BBC Future

Living buildings for tomorrow’s cities

About the author

Rachel Armstrong is a sustainability expert who creates new materials with some of the properties of living systems. She is a TED speaker and also a senior lecturer at the School of Architecture, Design and Construction at the University of Greenwich in London.

  • Greening the city
    Cities rely on pollution-creating technology – and there is significant pressure to limit their effect on the planet as urban populations soar. (Copyright: Getty images)
  • Nature's design
    Sir Norman Foster’s iconic "Gherkin" in London takes its structural cues from a deep sea sponge through the building's use of a hexagonal "skin". (Copyright: Getty Images)
  • Sunken treasure
    The Gherkin’s lattice was based on the Venus Flower Basket Sponge, which has a skeletal structure with a strength 100 times that of aluminium. (Copyright: Science Photo Library)
  • Turning over an old leaf
    Needle leaf evergreens – like silver birch – have many small, thin leaves which make the most of the scant sunlight in their habitats. (Copyright: Science Photo Library)
  • Desert living
    Magnus Larsson's Dune projects uses the building abilities of bacteria to create a natural concrete which could be used in arid desert conditions. (Copyright: Magnus Larsson)
  • Shellfish filtering
    So-called "oystertecture" – in which shellfish are grown on metal gates and used to filter water – could be used to treat polluted water. (Copyright: Scape/Landscape Architecture)
  • Self-repairing material
    Biological concrete is a type of cement which has implants of a special bacteria which form solid plugs when they come into contact with water. (Copyright: Henk Jonkers)
  • Concrete improvements
    The cement has already been used by researchers to create physical buildings, where its self-repairing properties can be tested in real-life conditions. (Copyright: Henk Jonkers)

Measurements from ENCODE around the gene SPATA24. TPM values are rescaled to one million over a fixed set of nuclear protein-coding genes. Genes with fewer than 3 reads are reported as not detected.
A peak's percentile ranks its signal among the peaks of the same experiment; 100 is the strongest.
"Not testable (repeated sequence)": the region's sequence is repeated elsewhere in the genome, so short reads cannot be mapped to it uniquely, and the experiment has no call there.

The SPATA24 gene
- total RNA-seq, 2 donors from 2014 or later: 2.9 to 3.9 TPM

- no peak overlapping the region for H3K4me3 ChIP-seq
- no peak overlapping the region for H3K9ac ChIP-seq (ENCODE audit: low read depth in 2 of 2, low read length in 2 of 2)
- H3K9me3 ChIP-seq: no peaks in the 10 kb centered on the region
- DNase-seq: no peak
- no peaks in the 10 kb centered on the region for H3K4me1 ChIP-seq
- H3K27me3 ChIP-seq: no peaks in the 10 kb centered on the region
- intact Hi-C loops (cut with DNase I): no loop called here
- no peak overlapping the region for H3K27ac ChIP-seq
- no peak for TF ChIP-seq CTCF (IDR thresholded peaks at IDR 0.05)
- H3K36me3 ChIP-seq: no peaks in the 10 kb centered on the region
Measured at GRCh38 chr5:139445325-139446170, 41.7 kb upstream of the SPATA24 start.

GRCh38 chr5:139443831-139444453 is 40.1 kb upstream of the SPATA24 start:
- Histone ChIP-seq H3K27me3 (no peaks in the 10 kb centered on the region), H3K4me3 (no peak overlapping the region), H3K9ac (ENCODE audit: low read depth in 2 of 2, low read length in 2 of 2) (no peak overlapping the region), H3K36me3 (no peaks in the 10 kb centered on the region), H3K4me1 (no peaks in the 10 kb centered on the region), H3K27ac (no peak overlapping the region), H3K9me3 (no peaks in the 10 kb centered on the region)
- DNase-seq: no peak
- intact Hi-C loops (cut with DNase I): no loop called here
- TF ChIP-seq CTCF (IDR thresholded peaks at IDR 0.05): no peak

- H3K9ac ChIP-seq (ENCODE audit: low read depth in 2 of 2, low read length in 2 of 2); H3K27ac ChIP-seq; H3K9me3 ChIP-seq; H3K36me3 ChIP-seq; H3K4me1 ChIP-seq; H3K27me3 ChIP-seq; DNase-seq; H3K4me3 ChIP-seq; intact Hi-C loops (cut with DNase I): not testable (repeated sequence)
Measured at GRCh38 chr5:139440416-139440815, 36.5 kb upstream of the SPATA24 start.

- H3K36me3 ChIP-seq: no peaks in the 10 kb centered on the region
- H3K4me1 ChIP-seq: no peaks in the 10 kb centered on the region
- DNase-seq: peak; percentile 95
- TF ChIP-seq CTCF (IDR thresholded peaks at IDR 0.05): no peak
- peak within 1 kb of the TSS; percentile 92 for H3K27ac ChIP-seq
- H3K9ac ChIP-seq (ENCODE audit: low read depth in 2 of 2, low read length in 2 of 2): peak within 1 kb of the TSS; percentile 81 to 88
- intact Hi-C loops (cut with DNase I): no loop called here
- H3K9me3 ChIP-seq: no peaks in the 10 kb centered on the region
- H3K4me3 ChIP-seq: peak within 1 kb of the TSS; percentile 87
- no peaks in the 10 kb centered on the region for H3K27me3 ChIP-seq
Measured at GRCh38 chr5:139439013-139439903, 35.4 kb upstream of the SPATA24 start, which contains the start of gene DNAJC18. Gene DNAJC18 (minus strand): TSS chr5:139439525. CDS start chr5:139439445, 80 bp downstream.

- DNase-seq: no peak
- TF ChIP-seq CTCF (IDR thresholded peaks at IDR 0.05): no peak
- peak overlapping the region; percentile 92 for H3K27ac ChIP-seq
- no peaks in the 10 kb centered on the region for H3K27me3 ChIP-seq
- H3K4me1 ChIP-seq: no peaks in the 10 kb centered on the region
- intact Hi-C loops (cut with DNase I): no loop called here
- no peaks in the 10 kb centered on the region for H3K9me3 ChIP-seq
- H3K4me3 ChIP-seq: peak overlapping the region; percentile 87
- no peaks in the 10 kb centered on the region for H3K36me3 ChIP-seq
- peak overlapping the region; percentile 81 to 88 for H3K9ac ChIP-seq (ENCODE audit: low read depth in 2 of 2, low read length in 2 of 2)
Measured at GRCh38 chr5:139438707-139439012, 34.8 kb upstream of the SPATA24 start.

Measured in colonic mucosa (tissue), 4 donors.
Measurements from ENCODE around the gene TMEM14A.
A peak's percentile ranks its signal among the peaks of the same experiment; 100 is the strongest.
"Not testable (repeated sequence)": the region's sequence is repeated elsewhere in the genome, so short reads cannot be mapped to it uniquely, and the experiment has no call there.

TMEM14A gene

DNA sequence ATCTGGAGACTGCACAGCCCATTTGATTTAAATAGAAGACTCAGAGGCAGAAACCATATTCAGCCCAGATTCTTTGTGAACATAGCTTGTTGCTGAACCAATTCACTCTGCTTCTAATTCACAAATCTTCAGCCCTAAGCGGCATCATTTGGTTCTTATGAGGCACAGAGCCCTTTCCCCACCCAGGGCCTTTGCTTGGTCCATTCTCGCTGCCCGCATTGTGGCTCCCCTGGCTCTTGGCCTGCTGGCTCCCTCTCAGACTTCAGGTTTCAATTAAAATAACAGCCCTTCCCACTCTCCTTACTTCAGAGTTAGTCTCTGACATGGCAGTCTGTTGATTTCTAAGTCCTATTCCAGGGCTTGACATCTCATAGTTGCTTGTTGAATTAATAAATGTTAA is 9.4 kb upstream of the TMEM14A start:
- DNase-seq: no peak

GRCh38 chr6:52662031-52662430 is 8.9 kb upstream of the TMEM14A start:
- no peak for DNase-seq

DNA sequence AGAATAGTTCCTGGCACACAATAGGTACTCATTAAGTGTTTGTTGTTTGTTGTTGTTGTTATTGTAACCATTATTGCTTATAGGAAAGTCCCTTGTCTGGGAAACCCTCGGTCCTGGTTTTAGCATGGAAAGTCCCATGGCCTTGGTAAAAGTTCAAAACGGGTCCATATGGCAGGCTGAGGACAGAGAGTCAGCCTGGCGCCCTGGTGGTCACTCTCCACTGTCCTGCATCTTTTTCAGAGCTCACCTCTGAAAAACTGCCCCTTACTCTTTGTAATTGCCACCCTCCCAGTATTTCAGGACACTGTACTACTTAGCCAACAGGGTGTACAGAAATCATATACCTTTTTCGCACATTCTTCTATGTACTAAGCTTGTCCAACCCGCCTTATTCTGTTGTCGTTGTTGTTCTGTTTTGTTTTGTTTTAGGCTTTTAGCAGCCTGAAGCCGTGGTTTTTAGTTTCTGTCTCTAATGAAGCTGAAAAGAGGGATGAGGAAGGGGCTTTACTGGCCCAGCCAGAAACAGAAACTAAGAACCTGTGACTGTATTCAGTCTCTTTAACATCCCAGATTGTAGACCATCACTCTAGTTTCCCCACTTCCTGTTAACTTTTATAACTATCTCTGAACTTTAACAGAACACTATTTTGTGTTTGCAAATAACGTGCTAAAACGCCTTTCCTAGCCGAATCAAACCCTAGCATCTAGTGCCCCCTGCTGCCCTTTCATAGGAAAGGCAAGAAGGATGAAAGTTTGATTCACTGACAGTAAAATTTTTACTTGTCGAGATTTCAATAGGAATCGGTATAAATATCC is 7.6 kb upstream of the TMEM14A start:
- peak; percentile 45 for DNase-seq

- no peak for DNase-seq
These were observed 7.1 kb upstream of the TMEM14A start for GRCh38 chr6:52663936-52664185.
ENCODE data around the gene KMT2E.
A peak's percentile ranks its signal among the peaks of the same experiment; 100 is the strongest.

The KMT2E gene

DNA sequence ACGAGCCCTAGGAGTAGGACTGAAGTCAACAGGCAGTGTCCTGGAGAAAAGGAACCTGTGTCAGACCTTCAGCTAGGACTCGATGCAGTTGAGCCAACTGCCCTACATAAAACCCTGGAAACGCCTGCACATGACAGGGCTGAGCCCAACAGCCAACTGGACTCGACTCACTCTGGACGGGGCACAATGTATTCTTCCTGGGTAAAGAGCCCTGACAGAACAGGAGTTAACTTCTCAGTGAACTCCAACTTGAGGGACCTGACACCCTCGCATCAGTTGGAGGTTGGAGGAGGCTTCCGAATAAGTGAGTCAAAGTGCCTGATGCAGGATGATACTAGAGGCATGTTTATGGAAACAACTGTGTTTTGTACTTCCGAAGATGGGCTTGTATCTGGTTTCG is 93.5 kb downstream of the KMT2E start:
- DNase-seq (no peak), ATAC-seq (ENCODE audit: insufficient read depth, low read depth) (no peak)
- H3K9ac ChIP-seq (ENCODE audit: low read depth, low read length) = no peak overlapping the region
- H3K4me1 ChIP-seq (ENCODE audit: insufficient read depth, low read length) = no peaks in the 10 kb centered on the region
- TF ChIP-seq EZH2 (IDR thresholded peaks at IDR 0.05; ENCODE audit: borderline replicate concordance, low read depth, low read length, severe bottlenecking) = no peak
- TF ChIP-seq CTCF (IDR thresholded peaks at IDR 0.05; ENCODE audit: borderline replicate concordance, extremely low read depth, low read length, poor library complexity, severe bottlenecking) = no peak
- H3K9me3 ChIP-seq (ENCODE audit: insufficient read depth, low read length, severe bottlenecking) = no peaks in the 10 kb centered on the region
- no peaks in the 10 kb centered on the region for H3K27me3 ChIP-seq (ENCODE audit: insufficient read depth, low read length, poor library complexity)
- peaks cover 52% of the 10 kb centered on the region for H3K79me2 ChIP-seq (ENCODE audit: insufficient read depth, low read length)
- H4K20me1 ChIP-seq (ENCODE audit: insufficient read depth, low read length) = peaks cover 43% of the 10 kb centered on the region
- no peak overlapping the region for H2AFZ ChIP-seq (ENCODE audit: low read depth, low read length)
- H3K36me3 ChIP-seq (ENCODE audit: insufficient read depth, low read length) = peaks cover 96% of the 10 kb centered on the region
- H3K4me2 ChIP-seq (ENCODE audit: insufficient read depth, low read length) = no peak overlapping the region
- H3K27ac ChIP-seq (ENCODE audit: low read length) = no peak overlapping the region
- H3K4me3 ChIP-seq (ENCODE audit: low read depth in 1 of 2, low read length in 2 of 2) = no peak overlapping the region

Cities rely on systems that pollute our world. In the first expert viewpoint in the Building Tomorrow series, sustainability expert Rachel Armstrong looks at how nature is providing the inspiration for greener, more responsive designs.

It is morning, in a city of the future. Wafer-thin artificial leaves separate with the rising sun as buildings wake up. They continue to follow the sunlight over the course of the day, sucking dew and carbon dioxide out of the air. These substances are filtered into the fleshy fabric within the walls of our homes, not dead spaces but active processors, like stomachs packed with thriving microbial colonies. They generate heat, recycle grey water and filter effluents to produce rich, native soil that has a commercial value and is used to grow plants in green plots, or window boxes. We are now producers, not consumers.

There are no more infertile stretches of asphalt sprawled over our urban rooftops but an expanse of vegetation which processes the city’s rich chemical landscapes – and it is no longer possible to tell which of these vibrant structures are artificial, or natural.

Visionary ideas about our near-future cities are helping develop new approaches in human development without necessarily being constrained by the limits of what is currently possible.

Modern cities are run and populated by machines to such an extent that we no longer really notice them. And while machines are useful, they consume fossil fuels and transform them into energy, carbon dioxide and industrial pollutants – which, on an industrial scale, produces a world which Rachel Carson, author of the seminal environmental book Silent Spring, noted is "not quite fatal". In recent years we’ve looked to renewables to avoid the need for using fossil fuels – but the percentage of our energy provided by these alternatives remains small compared with our overall consumption.

Yet, there is an alternative technology available to us, which we have barely begun to apply to its full potential. Nature provides a rich portfolio of sometimes unlikely living technologies that may shape our near-future lifestyles in new ways. The practice of biomimicry already taps into nature’s ingenuity – for example, the famous hexagonal skin of Norman Foster’s "Gherkin" was inspired by the Venus Flower Basket sponge, which has a lattice exoskeleton.